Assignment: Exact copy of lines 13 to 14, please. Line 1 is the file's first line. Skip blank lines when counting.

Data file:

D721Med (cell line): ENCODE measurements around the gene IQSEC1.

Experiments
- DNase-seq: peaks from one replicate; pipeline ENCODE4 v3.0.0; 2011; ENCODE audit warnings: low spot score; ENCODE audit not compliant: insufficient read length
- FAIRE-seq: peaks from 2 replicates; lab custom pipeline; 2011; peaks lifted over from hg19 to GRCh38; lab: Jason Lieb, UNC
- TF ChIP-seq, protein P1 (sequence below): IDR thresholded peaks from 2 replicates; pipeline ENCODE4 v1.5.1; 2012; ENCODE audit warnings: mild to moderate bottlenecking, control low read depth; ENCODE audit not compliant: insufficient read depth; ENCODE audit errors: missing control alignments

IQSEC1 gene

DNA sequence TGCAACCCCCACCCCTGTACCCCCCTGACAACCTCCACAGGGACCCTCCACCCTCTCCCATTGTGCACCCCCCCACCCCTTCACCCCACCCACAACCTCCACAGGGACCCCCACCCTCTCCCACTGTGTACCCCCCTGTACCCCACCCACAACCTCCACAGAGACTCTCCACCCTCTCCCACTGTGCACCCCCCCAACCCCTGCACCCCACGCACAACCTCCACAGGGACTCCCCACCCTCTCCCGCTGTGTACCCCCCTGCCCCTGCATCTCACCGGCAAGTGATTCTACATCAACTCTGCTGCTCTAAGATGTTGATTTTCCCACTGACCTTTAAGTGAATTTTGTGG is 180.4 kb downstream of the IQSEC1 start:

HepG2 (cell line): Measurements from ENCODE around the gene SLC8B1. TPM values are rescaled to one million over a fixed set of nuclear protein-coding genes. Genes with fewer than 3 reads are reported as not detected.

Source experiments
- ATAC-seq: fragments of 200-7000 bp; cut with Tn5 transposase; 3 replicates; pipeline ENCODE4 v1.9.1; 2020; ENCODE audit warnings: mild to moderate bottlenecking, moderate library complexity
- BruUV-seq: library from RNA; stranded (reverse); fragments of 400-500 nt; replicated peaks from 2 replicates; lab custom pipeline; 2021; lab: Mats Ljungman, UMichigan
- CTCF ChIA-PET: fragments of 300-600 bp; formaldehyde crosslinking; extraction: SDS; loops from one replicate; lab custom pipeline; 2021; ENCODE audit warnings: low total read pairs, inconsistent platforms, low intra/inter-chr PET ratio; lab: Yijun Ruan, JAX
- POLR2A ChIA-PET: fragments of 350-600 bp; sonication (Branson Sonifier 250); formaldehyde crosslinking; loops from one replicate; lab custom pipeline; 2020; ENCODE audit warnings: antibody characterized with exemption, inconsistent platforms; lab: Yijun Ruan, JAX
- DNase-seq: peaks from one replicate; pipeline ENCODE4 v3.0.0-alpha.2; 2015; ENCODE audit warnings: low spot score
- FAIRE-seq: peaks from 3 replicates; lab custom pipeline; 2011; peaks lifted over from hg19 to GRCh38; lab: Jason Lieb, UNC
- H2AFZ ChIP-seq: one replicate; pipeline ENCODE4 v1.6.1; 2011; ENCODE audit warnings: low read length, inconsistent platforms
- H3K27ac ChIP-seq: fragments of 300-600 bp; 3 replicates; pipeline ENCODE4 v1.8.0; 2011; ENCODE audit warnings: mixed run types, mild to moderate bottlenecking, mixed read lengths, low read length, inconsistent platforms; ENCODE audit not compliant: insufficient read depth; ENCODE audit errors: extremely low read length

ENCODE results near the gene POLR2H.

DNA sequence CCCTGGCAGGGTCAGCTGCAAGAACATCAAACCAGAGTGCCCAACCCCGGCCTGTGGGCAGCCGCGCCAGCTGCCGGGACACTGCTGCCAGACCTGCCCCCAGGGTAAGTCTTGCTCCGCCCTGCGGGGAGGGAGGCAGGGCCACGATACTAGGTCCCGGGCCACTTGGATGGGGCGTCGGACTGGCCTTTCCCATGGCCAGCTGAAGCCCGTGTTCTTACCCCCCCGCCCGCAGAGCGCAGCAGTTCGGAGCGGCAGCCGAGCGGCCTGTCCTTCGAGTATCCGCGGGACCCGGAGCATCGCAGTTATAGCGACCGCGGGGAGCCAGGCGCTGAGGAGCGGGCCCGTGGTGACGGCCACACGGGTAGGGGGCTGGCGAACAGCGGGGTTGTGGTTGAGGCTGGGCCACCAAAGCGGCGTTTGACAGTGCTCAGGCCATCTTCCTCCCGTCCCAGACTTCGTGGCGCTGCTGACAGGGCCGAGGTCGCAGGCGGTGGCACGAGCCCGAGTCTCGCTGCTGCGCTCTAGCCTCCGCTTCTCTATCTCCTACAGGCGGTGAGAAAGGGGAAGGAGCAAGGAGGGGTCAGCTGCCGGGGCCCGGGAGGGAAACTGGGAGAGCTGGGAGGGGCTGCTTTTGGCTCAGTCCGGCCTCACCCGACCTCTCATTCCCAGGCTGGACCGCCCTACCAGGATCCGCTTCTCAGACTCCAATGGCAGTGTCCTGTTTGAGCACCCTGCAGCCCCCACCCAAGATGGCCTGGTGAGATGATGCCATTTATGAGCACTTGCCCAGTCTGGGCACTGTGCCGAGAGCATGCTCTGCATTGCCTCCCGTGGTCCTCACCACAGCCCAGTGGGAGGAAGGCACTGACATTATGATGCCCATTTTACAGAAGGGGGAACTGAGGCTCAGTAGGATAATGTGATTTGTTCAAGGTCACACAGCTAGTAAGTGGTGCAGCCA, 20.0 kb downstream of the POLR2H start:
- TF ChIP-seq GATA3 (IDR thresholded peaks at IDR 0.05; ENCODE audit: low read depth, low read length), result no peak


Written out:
- POLR2A ChIA-PET: fragments of 350-600 bp; sonication (Branson Sonifier 250); formaldehyde crosslinking; loops from one replicate; lab custom pipeline; 2020; ENCODE audit warnings: antibody characterized with exemption, inconsistent platforms; lab: Yijun Ruan, JAX
- DNase-seq: peaks from one replicate; pipeline ENCODE4 v3.0.0-alpha.2; 2015; ENCODE audit warnings: low spot score